6. Demonstrate the aptitude and characteristics to assume leadership roles at the local, national and international levels in occupational therapy, health professions and the community.
  7. Develop essential knowledge and skills to contribute to the advancement of occupational therapy through scholarly activities.
  8. Apply principles of ethics to individual, institutional and societal issues; articulate justifiable resolutions to these issues; and act in an ethical manner.

*Assumed to be accomplished by all post-professional OTD students.


  • Level I Fieldwork: Students in the entry-level program enroll in four 3.5-week Level I Fieldwork experiences. Level I Fieldwork can be completed in a variety of settings, including hospitals, clinics, school systems and community centers and consists of both didactic and experiential learning opportunities.
  • Level II Fieldwork: Students complete two three-month clinical Level II Fieldwork placements during the sixth and seventh semester. Level II Field work experiences are completed at supervised, approved facilities. Eligibility for Level II Fieldwork experiences is determined by the student’s mastery of the professional curriculum.
  • Entry-level Doctoral Experiential Component: Following the successful completion of the second Level II Fieldwork experience, students take part in an entry-level doctoral experiential component comprised of 16 semester hours. Doctoral experiential components offer students the opportunity to extend and refine knowledge acquired in the curriculum. Students should be able to articulate a rationale for their doctoral experiential component site choice that considers their own occupational interests and needs, the opportunities, limitations, requirements and needs of practice environments and the potential contribution a professional prepared with an OTD degree can make to such environments. Emphasis is placed on understanding the personal, communal and institutional/societal dimensions of professional development and on the importance of balancing them. After the doctoral experiential component is completed, students must complete the requirements for and participate in an on-campus capstone event for one credit hour.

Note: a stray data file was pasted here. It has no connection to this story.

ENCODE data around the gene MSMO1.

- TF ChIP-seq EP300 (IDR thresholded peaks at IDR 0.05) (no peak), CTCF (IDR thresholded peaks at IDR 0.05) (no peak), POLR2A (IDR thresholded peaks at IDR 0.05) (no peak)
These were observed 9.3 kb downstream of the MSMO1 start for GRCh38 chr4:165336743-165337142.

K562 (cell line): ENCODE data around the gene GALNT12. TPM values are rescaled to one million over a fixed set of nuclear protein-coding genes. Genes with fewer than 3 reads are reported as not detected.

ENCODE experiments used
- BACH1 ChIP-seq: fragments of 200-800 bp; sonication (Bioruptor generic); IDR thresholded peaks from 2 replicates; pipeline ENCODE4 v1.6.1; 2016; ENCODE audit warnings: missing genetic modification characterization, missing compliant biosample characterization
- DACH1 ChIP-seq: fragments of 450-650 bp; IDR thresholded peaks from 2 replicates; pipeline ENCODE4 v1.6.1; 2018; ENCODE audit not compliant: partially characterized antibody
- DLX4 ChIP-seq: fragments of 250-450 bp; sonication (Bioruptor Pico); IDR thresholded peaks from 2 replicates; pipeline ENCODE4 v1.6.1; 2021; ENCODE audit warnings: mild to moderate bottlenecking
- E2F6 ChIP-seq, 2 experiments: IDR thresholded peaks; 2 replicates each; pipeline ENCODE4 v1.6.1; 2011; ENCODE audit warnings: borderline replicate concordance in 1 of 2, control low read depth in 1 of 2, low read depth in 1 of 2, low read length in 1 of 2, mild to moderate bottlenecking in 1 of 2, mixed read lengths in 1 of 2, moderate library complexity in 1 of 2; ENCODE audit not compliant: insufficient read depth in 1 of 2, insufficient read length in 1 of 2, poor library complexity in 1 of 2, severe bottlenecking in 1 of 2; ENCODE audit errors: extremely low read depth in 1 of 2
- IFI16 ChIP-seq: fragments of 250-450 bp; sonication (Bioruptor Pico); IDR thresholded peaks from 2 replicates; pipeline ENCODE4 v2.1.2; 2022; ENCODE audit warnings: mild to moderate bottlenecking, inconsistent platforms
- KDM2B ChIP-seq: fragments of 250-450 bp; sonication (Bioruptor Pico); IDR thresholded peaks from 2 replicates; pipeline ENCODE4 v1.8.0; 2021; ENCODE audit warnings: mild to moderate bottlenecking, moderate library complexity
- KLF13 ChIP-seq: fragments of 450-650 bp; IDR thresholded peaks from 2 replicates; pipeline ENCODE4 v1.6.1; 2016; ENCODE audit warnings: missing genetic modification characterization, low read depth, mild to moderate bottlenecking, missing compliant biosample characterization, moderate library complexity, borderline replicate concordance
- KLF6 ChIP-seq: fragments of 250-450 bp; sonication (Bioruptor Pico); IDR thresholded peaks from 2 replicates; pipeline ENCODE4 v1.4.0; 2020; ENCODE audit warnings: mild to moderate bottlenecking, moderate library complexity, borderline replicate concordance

• Fieldwork Placement: Clinical education is available in a variety of practice settings and geographic locations. Some travel may be necessary outside of Omaha; students will be responsible for finding their own lodging and paying their own living expenses.

The Post-Professional OTD distance curriculum consists of 42 semester hours of required didactic coursework for students with a master’s degree and 54 semester hours for students with a bachelor’s degree. Distance learners access the course through various technologies provided by the School. Courses are asynchronous and available online 24 hours a day, seven days a week.